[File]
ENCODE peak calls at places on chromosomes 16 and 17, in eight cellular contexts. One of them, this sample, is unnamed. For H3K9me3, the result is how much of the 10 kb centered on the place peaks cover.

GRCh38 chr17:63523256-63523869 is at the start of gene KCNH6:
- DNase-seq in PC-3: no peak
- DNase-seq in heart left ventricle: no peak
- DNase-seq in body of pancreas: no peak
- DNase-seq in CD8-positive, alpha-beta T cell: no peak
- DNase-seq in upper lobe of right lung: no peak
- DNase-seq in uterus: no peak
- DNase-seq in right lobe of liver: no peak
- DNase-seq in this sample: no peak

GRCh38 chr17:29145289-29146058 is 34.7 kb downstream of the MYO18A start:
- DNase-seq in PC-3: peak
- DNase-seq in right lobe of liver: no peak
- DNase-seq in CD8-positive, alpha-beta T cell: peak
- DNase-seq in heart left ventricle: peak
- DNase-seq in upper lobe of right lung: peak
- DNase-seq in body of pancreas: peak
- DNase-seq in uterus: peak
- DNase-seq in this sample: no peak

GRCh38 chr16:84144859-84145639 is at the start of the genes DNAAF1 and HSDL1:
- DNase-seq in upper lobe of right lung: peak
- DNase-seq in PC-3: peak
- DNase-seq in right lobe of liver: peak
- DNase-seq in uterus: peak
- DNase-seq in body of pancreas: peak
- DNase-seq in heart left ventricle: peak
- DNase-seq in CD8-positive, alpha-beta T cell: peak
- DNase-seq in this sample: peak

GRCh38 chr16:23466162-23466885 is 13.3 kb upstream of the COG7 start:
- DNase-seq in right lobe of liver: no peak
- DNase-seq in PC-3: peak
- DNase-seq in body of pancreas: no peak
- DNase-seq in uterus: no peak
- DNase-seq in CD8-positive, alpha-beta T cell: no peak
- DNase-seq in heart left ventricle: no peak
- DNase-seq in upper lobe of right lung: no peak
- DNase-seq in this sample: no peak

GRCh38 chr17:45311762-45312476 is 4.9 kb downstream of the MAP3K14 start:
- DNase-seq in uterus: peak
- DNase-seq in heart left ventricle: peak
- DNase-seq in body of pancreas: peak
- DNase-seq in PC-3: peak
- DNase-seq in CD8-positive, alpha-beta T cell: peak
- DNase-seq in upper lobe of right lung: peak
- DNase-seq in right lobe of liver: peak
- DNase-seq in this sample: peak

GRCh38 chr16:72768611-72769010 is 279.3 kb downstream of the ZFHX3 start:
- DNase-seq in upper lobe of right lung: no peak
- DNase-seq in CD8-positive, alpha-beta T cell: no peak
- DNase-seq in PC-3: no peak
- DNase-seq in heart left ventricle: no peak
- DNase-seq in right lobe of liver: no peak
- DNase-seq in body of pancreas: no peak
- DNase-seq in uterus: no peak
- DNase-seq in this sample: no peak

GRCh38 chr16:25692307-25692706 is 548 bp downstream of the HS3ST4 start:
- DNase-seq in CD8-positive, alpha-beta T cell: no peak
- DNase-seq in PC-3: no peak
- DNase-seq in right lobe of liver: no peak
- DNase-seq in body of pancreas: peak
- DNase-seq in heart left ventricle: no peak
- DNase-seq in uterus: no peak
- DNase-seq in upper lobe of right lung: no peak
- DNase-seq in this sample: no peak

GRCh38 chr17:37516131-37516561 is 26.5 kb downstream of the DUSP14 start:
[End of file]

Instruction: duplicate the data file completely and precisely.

ENCODE peak calls at places on chromosomes 16 and 17, in eight cellular contexts. One of them, this sample, is unnamed. For H3K9me3, the result is how much of the 10 kb centered on the place peaks cover.

GRCh38 chr17:63523256-63523869 is at the start of gene KCNH6:
- DNase-seq in PC-3: no peak
- DNase-seq in heart left ventricle: no peak
- DNase-seq in body of pancreas: no peak
- DNase-seq in CD8-positive, alpha-beta T cell: no peak
- DNase-seq in upper lobe of right lung: no peak
- DNase-seq in uterus: no peak
- DNase-seq in right lobe of liver: no peak
- DNase-seq in this sample: no peak

GRCh38 chr17:29145289-29146058 is 34.7 kb downstream of the MYO18A start:
- DNase-seq in PC-3: peak
- DNase-seq in right lobe of liver: no peak
- DNase-seq in CD8-positive, alpha-beta T cell: peak
- DNase-seq in heart left ventricle: peak
- DNase-seq in upper lobe of right lung: peak
- DNase-seq in body of pancreas: peak
- DNase-seq in uterus: peak
- DNase-seq in this sample: no peak

GRCh38 chr16:84144859-84145639 is at the start of the genes DNAAF1 and HSDL1:
- DNase-seq in upper lobe of right lung: peak
- DNase-seq in PC-3: peak
- DNase-seq in right lobe of liver: peak
- DNase-seq in uterus: peak
- DNase-seq in body of pancreas: peak
- DNase-seq in heart left ventricle: peak
- DNase-seq in CD8-positive, alpha-beta T cell: peak
- DNase-seq in this sample: peak

GRCh38 chr16:23466162-23466885 is 13.3 kb upstream of the COG7 start:
- DNase-seq in right lobe of liver: no peak
- DNase-seq in PC-3: peak
- DNase-seq in body of pancreas: no peak
- DNase-seq in uterus: no peak
- DNase-seq in CD8-positive, alpha-beta T cell: no peak
- DNase-seq in heart left ventricle: no peak
- DNase-seq in upper lobe of right lung: no peak
- DNase-seq in this sample: no peak

GRCh38 chr17:45311762-45312476 is 4.9 kb downstream of the MAP3K14 start:
- DNase-seq in uterus: peak
- DNase-seq in heart left ventricle: peak
- DNase-seq in body of pancreas: peak
- DNase-seq in PC-3: peak
- DNase-seq in CD8-positive, alpha-beta T cell: peak
- DNase-seq in upper lobe of right lung: peak
- DNase-seq in right lobe of liver: peak
- DNase-seq in this sample: peak

GRCh38 chr16:72768611-72769010 is 279.3 kb downstream of the ZFHX3 start:
- DNase-seq in upper lobe of right lung: no peak
- DNase-seq in CD8-positive, alpha-beta T cell: no peak
- DNase-seq in PC-3: no peak
- DNase-seq in heart left ventricle: no peak
- DNase-seq in right lobe of liver: no peak
- DNase-seq in body of pancreas: no peak
- DNase-seq in uterus: no peak
- DNase-seq in this sample: no peak

GRCh38 chr16:25692307-25692706 is 548 bp downstream of the HS3ST4 start:
- DNase-seq in CD8-positive, alpha-beta T cell: no peak
- DNase-seq in PC-3: no peak
- DNase-seq in right lobe of liver: no peak
- DNase-seq in body of pancreas: peak
- DNase-seq in heart left ventricle: no peak
- DNase-seq in uterus: no peak
- DNase-seq in upper lobe of right lung: no peak
- DNase-seq in this sample: no peak

GRCh38 chr17:37516131-37516561 is 26.5 kb downstream of the DUSP14 start: